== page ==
Ross, who was deputy police commissioner when Williams was arrested and attended the meeting in which then-Mayor Nutter apologized, lays out the reforms he and the mayor say will cut the number of unconstitutional stops. For the first time, police officers will face progressive discipline if they fail to fill out the reports that document their stops. The 21 captains who oversee the city's 21 police districts now examine those reports each day, instead of their bosses reviewing them once every three months.

On weekdays, the plaza outside City Hall fills with young professionals drinking iced coffee and eating $10 sandwiches. But walk north on Broad Street toward the neighborhood where Jewell Williams was handcuffed and the city changes in just a few blocks. I stroll by churches and gas stations, and the New Freedom Theatre, which has posters up for a play titled The Ballad of Trayvon Martin. There's a burst of businesses and activity clustered around Temple University, but when I reach York Street, three miles north of City Hall, there are empty lots and boarded-up buildings, and a man standing outside a gas station on one leg and two crutches asks me for a dollar.

Newsweek's September 11, 1989 story on crime in Philadelphia. Josh Saul for Newsweek

I think of a 1989 Newsweek feature story about the neighborhood that described the flourishing drug trade, showed children holding guns and called Williams an "ombudsman for a neighborhood in serious trouble." A beat cop even said the neighborhood was too crime-ridden to be saved, noting, "We lost this generation."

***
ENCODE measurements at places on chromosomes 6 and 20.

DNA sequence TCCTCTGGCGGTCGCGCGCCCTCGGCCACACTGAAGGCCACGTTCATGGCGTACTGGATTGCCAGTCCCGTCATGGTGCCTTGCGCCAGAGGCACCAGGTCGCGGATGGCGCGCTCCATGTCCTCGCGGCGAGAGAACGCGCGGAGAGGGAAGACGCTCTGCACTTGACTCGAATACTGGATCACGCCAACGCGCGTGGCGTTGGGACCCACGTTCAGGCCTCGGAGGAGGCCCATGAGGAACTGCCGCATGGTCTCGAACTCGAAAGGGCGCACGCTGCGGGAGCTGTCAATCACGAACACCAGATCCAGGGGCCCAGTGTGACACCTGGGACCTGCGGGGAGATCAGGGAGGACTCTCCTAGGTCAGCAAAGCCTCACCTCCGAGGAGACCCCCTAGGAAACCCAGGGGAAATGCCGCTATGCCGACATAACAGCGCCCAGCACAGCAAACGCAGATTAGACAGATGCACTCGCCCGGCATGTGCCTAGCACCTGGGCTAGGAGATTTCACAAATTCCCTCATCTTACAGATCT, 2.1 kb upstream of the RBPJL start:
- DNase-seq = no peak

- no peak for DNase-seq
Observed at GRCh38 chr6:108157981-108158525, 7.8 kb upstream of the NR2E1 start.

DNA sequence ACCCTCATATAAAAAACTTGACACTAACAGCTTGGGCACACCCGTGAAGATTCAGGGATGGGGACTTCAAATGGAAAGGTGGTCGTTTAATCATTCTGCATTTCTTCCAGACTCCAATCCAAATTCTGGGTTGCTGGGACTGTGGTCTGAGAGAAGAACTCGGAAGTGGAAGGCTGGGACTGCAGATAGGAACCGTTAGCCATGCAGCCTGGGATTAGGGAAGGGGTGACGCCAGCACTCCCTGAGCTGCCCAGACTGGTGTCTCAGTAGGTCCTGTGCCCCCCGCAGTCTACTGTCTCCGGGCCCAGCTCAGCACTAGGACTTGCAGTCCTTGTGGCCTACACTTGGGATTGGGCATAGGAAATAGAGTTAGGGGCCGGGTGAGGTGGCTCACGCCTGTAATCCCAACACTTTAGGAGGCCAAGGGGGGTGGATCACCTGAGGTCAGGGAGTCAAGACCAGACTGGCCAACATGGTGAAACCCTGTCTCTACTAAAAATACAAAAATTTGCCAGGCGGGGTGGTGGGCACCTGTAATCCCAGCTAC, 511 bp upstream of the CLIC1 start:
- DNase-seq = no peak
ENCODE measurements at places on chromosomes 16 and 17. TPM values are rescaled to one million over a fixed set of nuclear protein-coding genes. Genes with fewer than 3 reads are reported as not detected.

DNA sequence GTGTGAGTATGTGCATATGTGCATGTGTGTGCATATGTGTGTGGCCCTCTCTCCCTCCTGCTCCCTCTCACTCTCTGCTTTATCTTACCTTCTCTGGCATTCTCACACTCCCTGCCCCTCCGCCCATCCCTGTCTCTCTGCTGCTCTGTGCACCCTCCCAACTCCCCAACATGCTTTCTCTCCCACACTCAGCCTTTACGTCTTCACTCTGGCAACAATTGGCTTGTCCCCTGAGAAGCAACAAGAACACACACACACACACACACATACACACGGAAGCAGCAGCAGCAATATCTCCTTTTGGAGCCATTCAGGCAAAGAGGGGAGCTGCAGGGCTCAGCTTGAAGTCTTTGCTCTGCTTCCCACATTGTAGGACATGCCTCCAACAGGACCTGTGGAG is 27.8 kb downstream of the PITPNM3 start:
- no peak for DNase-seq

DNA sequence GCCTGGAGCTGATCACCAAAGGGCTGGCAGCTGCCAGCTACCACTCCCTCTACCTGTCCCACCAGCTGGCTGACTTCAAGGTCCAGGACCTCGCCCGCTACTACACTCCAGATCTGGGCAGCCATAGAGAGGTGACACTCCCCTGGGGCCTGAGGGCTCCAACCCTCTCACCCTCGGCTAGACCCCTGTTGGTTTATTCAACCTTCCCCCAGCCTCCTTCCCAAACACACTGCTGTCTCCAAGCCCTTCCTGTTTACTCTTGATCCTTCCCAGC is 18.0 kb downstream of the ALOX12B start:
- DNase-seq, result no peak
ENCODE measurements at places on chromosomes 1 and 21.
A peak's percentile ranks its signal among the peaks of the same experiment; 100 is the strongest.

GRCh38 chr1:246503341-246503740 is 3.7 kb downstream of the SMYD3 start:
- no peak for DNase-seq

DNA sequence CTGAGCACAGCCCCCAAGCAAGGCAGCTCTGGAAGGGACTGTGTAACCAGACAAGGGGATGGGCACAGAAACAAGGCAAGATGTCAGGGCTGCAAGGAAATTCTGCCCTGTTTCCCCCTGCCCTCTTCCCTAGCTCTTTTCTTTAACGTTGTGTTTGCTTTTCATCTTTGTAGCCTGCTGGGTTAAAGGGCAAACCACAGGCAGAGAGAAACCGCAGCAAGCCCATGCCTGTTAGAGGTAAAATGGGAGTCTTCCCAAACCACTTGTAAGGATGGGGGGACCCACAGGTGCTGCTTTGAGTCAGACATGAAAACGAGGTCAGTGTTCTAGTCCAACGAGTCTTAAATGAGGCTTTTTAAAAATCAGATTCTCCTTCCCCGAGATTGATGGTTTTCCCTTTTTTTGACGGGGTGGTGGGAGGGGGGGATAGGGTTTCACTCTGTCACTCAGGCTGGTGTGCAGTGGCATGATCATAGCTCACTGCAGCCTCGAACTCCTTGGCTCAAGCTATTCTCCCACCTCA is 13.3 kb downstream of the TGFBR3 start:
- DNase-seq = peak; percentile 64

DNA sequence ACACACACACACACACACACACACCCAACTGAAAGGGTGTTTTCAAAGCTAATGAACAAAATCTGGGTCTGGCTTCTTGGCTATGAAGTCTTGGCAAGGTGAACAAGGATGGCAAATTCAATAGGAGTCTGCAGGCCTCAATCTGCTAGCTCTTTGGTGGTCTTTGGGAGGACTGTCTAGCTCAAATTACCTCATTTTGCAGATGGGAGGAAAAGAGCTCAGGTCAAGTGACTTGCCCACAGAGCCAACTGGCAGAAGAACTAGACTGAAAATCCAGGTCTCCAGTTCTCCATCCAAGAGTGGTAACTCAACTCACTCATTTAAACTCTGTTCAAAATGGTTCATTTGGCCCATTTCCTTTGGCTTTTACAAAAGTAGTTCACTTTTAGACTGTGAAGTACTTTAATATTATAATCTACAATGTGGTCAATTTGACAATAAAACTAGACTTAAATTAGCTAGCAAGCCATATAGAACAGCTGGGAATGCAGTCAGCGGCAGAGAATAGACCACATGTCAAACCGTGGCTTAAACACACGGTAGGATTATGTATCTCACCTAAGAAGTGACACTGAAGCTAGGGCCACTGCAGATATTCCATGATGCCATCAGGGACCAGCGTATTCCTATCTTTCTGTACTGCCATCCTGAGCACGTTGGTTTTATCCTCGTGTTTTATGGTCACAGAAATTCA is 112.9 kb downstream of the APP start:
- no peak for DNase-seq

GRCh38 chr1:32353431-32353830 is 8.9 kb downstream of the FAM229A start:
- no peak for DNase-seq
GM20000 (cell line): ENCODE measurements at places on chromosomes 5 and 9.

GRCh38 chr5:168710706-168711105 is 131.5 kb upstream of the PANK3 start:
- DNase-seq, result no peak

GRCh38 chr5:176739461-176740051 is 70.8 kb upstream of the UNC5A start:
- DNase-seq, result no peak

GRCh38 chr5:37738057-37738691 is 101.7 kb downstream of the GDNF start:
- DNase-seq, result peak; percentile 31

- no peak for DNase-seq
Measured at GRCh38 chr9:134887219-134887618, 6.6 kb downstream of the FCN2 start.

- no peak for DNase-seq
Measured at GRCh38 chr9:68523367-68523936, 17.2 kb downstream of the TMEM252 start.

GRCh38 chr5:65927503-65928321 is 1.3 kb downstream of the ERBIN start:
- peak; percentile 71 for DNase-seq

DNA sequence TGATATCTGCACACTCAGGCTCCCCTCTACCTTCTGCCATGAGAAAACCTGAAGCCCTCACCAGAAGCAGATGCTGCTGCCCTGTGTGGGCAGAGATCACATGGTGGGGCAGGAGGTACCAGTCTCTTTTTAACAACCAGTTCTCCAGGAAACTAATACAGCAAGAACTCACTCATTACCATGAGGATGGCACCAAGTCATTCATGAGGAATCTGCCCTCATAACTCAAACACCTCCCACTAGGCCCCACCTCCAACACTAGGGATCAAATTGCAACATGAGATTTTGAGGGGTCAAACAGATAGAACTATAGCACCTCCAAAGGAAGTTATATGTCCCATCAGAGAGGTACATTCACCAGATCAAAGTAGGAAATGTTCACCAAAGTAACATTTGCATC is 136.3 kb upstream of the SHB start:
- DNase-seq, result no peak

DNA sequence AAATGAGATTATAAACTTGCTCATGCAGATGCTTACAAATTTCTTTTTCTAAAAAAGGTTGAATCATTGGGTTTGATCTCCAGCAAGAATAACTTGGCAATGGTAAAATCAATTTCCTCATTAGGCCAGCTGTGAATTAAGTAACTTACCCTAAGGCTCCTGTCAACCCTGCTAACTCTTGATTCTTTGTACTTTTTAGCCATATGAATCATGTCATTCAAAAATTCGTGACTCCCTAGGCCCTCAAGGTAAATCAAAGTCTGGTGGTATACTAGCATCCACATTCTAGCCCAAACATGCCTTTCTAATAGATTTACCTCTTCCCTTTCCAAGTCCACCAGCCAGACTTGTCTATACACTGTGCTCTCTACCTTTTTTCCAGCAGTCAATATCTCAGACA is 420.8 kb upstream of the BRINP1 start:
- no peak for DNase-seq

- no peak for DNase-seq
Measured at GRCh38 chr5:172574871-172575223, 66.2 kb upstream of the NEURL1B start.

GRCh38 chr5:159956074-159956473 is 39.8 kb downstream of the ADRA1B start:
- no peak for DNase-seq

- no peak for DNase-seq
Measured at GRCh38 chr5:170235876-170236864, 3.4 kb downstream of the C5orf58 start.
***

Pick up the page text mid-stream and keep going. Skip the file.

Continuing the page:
On the street where Williams was arrested, residents are split on the question of stop-and-frisk. Mildred Wagner, 24, an Amazon delivery driver, criticized the way the practice is carried out in terms that mirrored what Kenney told me earlier that day. "It's not the 1970s—they don't have the right to stop and frisk anybody," she says, sounding like statements in any one of the lawsuits that have been filed from coast to coast to reform the practice. Wagner described how police stopped her about 18 months ago as she returned from a Rite Aid store, then ordered her to get inside her house. "I wasn't doing any mischief. That makes me feel like I can't trust the police."

But some of the people who hate being stopped on York Street are police targets for a legitimate reason. "The last time I got stopped and frisked, I did four years," says Quadir Smith, 26, who admits that he was stopped and arrested on marijuana and gun charges.

Melvin Carter, a 51-year-old demolition worker, says, "They need to get these guns off the street. If that's the only way they can do it, I'm 50 percent for it."